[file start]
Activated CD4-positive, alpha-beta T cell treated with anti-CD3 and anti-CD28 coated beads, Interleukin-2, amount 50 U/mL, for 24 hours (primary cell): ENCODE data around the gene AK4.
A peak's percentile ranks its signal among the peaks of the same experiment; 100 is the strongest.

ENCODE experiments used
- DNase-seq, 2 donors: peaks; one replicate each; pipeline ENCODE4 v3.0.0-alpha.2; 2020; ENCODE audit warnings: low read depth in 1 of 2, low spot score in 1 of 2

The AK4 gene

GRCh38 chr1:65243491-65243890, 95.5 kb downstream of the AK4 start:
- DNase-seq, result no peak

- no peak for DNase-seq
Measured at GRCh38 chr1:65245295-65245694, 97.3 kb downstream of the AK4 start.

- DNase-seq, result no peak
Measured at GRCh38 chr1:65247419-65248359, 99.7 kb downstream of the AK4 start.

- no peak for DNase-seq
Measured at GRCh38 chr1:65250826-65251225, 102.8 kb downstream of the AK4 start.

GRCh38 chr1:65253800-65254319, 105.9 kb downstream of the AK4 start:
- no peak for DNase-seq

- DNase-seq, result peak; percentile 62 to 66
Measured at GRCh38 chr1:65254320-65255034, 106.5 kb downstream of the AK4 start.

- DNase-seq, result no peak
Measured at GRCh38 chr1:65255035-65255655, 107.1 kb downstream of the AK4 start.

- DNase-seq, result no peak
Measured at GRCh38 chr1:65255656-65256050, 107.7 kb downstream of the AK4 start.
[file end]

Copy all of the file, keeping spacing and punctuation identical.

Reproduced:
Activated CD4-positive, alpha-beta T cell treated with anti-CD3 and anti-CD28 coated beads, Interleukin-2, amount 50 U/mL, for 24 hours (primary cell): ENCODE data around the gene AK4.
A peak's percentile ranks its signal among the peaks of the same experiment; 100 is the strongest.

ENCODE experiments used
- DNase-seq, 2 donors: peaks; one replicate each; pipeline ENCODE4 v3.0.0-alpha.2; 2020; ENCODE audit warnings: low read depth in 1 of 2, low spot score in 1 of 2

The AK4 gene

GRCh38 chr1:65243491-65243890, 95.5 kb downstream of the AK4 start:
- DNase-seq, result no peak

- no peak for DNase-seq
Measured at GRCh38 chr1:65245295-65245694, 97.3 kb downstream of the AK4 start.

- DNase-seq, result no peak
Measured at GRCh38 chr1:65247419-65248359, 99.7 kb downstream of the AK4 start.

- no peak for DNase-seq
Measured at GRCh38 chr1:65250826-65251225, 102.8 kb downstream of the AK4 start.

GRCh38 chr1:65253800-65254319, 105.9 kb downstream of the AK4 start:
- no peak for DNase-seq

- DNase-seq, result peak; percentile 62 to 66
Measured at GRCh38 chr1:65254320-65255034, 106.5 kb downstream of the AK4 start.

- DNase-seq, result no peak
Measured at GRCh38 chr1:65255035-65255655, 107.1 kb downstream of the AK4 start.

- DNase-seq, result no peak
Measured at GRCh38 chr1:65255656-65256050, 107.7 kb downstream of the AK4 start.